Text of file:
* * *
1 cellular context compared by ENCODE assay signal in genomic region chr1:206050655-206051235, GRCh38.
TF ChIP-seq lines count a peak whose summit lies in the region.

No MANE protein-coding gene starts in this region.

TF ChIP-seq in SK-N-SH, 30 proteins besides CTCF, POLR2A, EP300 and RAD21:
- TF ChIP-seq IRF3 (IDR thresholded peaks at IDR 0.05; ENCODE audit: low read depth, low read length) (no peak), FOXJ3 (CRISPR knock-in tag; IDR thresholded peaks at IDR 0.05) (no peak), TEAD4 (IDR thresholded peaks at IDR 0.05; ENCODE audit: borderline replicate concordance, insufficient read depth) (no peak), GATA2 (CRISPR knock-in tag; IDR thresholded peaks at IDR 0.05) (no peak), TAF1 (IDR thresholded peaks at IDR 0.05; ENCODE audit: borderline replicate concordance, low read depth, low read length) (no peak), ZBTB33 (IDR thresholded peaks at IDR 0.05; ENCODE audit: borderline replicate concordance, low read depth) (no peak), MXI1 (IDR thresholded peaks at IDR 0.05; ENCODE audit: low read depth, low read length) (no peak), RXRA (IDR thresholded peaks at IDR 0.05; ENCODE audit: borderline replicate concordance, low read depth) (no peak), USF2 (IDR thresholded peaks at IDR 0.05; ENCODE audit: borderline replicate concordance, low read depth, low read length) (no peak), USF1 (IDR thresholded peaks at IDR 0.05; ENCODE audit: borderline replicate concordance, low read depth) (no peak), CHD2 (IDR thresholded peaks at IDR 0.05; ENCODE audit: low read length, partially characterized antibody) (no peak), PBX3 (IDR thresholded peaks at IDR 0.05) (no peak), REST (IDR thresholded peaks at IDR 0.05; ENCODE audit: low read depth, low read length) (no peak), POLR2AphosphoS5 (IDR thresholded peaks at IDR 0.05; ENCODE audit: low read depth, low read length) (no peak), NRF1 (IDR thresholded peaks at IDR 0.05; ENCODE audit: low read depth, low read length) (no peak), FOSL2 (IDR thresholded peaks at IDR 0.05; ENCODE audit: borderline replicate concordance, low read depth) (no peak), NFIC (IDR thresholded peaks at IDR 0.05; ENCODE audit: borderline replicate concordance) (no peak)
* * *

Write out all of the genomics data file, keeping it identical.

1 cellular context compared by ENCODE assay signal in genomic region chr1:206050655-206051235, GRCh38.
TF ChIP-seq lines count a peak whose summit lies in the region.

No MANE protein-coding gene starts in this region.

TF ChIP-seq in SK-N-SH, 30 proteins besides CTCF, POLR2A, EP300 and RAD21:
- TF ChIP-seq IRF3 (IDR thresholded peaks at IDR 0.05; ENCODE audit: low read depth, low read length) (no peak), FOXJ3 (CRISPR knock-in tag; IDR thresholded peaks at IDR 0.05) (no peak), TEAD4 (IDR thresholded peaks at IDR 0.05; ENCODE audit: borderline replicate concordance, insufficient read depth) (no peak), GATA2 (CRISPR knock-in tag; IDR thresholded peaks at IDR 0.05) (no peak), TAF1 (IDR thresholded peaks at IDR 0.05; ENCODE audit: borderline replicate concordance, low read depth, low read length) (no peak), ZBTB33 (IDR thresholded peaks at IDR 0.05; ENCODE audit: borderline replicate concordance, low read depth) (no peak), MXI1 (IDR thresholded peaks at IDR 0.05; ENCODE audit: low read depth, low read length) (no peak), RXRA (IDR thresholded peaks at IDR 0.05; ENCODE audit: borderline replicate concordance, low read depth) (no peak), USF2 (IDR thresholded peaks at IDR 0.05; ENCODE audit: borderline replicate concordance, low read depth, low read length) (no peak), USF1 (IDR thresholded peaks at IDR 0.05; ENCODE audit: borderline replicate concordance, low read depth) (no peak), CHD2 (IDR thresholded peaks at IDR 0.05; ENCODE audit: low read length, partially characterized antibody) (no peak), PBX3 (IDR thresholded peaks at IDR 0.05) (no peak), REST (IDR thresholded peaks at IDR 0.05; ENCODE audit: low read depth, low read length) (no peak), POLR2AphosphoS5 (IDR thresholded peaks at IDR 0.05; ENCODE audit: low read depth, low read length) (no peak), NRF1 (IDR thresholded peaks at IDR 0.05; ENCODE audit: low read depth, low read length) (no peak), FOSL2 (IDR thresholded peaks at IDR 0.05; ENCODE audit: borderline replicate concordance, low read depth) (no peak), NFIC (IDR thresholded peaks at IDR 0.05; ENCODE audit: borderline replicate concordance) (no peak)